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Journal of General Internal Medicine

, Volume 34, Issue 8, pp 1564–1570 | Cite as

High-Need Patients’ Goals and Goal Progress in a Veterans Affairs Intensive Outpatient Care Program

  • Kristie Y. Hsu
  • Cindie Slightam
  • Jonathan G. Shaw
  • Aaron Tierney
  • Debra L. Hummel
  • Mary K. Goldstein
  • Evelyn T. Chang
  • Derek Boothroyd
  • Donna M. ZulmanEmail author
Original Research

Abstract

Background

Healthcare systems nationwide are implementing intensive outpatient care programs to optimize care for high-need patients; however, little is known about these patients’ personal goals and factors associated with goal progress.

Objective

To describe high-need patients’ goals, and to identify factors associated with their goal progress

Design

Retrospective cohort study

Participants

A total of 113 high-need patients participated in a single-site Veterans Affairs intensive outpatient care program.

Main Measures

Two independent reviewers examined patients’ goals recorded in the electronic health record, categorized each goal into one of three domains (medical, behavioral, or social), and determined whether patients attained goal progress during program participation. Logistic regression was used to determine factors associated with goal progress.

Results

The majority (n = 72, 64%) of the 113 patients attained goal progress. Among the 100 (88%) patients with at least one identified goal, 58 set goal(s) in the medical domain; 60 in the behavioral domain; and 52 in the social domain. Within each respective domain, 41 (71%) attained medical goal progress; 34 (57%) attained behavioral goal progress; and 32 (62%) attained social goal progress. Patients with mental health condition(s) (aOR 0.3; 95% CI 0.1–0.9; p = 0.03) and those living alone (aOR 0.4; 95% CI 0.1–1.0; p = 0.05) were less likely to attain goal progress. Those with mental health condition(s) and those who were living alone were least likely to attain goal progress (interaction aOR 0.1 compared to those with neither characteristic; 95% CI 0.0-0.7; p = 0.02).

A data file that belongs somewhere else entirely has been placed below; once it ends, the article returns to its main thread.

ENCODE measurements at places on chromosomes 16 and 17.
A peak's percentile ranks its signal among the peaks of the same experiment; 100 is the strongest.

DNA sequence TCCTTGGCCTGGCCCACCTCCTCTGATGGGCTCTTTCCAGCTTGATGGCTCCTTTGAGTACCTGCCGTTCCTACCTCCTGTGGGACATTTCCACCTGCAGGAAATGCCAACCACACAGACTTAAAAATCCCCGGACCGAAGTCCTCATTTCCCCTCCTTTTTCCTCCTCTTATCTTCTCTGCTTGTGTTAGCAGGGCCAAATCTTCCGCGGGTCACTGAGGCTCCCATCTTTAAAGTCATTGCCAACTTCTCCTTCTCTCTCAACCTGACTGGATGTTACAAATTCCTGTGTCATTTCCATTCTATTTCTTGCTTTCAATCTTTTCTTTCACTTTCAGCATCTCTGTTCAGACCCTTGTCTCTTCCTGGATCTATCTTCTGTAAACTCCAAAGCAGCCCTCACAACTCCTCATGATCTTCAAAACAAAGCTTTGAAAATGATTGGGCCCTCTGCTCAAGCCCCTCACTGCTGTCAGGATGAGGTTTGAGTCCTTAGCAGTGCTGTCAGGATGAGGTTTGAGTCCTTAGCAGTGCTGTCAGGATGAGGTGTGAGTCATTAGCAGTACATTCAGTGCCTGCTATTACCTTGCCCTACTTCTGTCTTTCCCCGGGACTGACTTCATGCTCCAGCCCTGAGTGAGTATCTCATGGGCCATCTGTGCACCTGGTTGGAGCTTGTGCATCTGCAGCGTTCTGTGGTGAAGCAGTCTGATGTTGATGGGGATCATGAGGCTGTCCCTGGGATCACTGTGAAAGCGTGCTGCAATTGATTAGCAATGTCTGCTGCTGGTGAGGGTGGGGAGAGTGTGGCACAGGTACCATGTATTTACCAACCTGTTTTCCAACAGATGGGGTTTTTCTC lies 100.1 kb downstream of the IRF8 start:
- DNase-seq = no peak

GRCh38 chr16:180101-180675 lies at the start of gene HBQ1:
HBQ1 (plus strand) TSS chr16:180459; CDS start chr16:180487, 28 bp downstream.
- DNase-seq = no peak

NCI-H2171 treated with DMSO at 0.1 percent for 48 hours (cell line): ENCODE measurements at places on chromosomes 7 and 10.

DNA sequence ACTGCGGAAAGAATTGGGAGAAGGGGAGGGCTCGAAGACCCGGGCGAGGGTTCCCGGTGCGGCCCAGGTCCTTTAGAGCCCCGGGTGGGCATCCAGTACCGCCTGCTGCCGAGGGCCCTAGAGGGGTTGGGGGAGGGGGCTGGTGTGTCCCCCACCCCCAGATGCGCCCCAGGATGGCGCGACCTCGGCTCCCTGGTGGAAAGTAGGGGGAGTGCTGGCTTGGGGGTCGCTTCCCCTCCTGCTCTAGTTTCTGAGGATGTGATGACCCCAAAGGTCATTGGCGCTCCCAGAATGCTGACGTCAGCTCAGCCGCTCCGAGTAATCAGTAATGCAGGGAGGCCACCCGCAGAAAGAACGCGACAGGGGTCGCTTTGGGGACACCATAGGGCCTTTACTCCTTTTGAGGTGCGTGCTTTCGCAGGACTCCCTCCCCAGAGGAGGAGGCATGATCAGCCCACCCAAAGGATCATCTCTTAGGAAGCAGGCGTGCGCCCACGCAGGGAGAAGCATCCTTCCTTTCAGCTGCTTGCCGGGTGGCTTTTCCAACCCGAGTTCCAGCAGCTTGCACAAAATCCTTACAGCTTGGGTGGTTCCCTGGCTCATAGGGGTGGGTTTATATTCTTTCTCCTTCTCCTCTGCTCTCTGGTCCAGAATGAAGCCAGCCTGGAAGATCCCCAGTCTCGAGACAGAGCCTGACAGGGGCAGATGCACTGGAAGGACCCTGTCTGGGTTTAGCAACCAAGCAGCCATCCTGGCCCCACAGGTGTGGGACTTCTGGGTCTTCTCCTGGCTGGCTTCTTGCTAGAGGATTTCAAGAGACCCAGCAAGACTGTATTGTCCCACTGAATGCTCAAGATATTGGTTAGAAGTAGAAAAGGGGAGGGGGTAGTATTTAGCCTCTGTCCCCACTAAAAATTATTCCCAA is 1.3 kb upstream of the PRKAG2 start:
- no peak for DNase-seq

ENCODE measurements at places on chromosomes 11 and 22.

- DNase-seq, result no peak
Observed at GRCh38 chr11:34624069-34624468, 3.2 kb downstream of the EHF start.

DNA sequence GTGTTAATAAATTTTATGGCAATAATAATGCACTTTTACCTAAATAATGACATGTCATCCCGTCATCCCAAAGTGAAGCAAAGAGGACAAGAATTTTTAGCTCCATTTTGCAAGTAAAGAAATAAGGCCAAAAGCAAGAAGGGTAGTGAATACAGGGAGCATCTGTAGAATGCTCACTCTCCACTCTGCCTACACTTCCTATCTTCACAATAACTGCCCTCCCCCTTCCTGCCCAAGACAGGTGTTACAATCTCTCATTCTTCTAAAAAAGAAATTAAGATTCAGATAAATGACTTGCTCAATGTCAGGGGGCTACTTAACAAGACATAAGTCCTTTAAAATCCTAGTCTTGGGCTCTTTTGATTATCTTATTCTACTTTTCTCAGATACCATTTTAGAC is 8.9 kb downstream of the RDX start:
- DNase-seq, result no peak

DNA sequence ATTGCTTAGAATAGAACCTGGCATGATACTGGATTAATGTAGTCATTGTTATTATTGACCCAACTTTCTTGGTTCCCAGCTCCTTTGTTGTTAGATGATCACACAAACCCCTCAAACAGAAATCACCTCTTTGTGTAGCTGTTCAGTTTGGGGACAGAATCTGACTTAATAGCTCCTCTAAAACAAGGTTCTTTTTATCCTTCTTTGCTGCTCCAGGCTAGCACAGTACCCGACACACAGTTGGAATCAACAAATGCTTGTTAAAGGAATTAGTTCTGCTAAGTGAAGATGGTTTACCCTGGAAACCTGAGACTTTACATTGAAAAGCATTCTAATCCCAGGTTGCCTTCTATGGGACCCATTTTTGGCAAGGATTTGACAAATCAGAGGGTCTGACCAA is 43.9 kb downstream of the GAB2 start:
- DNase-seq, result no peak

Conclusions

Among high-need patients participating in an intensive outpatient care program, patient goals were fairly evenly distributed across medical, behavioral, and social domains. Notably, individuals living alone with mental health conditions were least likely to attain progress. Future care coordination interventions might incorporate strategies to address this gap, e.g., broader integration of behavioral and social service components.

KEY WORDS

patient goal patient-centered medical home primary care redesign Veterans 

Notes

Acknowledgments

The authors would like to acknowledge Josephine Jacobs, PhD, Ms. Georgezetta Rogers, and Ms. Kathryn Holloway, for their meaningful contributions to this study. Views expressed are those of the authors and not necessarily those of the Department of Veterans Affairs.

Prior Presentations

This work was previously presented on January 20, 2018, at the SGIM California-Hawaii regional meeting, on April 13, 2018, at the national SGIM meeting as an oral presentation, and on June 25, 2018, at the Academy Health Annual Research Meeting.

Funders

Ms. Hsu was supported by a MedScholars grant from Stanford University School of Medicine. Dr. Zulman is supported by VA HSR&D Career Development Award (CDA 12-173). The ImPACT program was developed and evaluated with support from the VA Office of Specialty Care Transformation (Specialty/Surgical Care Neighborhood Team Based Model Pilot Program) and by VA HSR&D (PPO 13-117).

Compliance with Ethical Standards

Conflict of Interest

The authors declare that they do not have a conflict of interest.

Supplementary material

11606_2019_5010_MOESM1_ESM.docx (343 kb)
ESM 1 (DOCX 342 kb)

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Copyright information

© Society for General Internal Medicine (This is a U.S. government work and not under copyright protection in the U.S.; foreign copyright protection may apply) 2019

Authors and Affiliations

  • Kristie Y. Hsu
    • 1
  • Cindie Slightam
    • 2
  • Jonathan G. Shaw
    • 2
    • 3
  • Aaron Tierney
    • 2
    • 3
  • Debra L. Hummel
    • 4
  • Mary K. Goldstein
    • 5
    • 6
  • Evelyn T. Chang
    • 7
    • 8
  • Derek Boothroyd
    • 9
  • Donna M. Zulman
    • 2
    • 3
    Email author
  1. 1.School of MedicineStanford UniversityStanfordUSA
  2. 2.Center for Innovation to ImplementationVA Palo Alto Health Care SystemMenlo ParkUSA
  3. 3.Division of Primary Care and Population HealthStanford University School of MedicineStanfordUSA
  4. 4.Division of Primary CareStanford Health CareSanta ClaraUSA
  5. 5.Medical ServiceVA Palo Alto Health Care SystemPalo AltoUSA
  6. 6.Center for Primary Care and Outcomes ResearchStanford UniversityStanfordUSA
  7. 7.VA Center for the Study of Healthcare InnovationImplementation and Policy (CSHIIP)Los AngelesUSA
  8. 8.Department of MedicineUniversity of California at Los AngelesLos AngelesUSA
  9. 9.Quantitative Sciences UnitStanford University School of MedicineStanfordUSA

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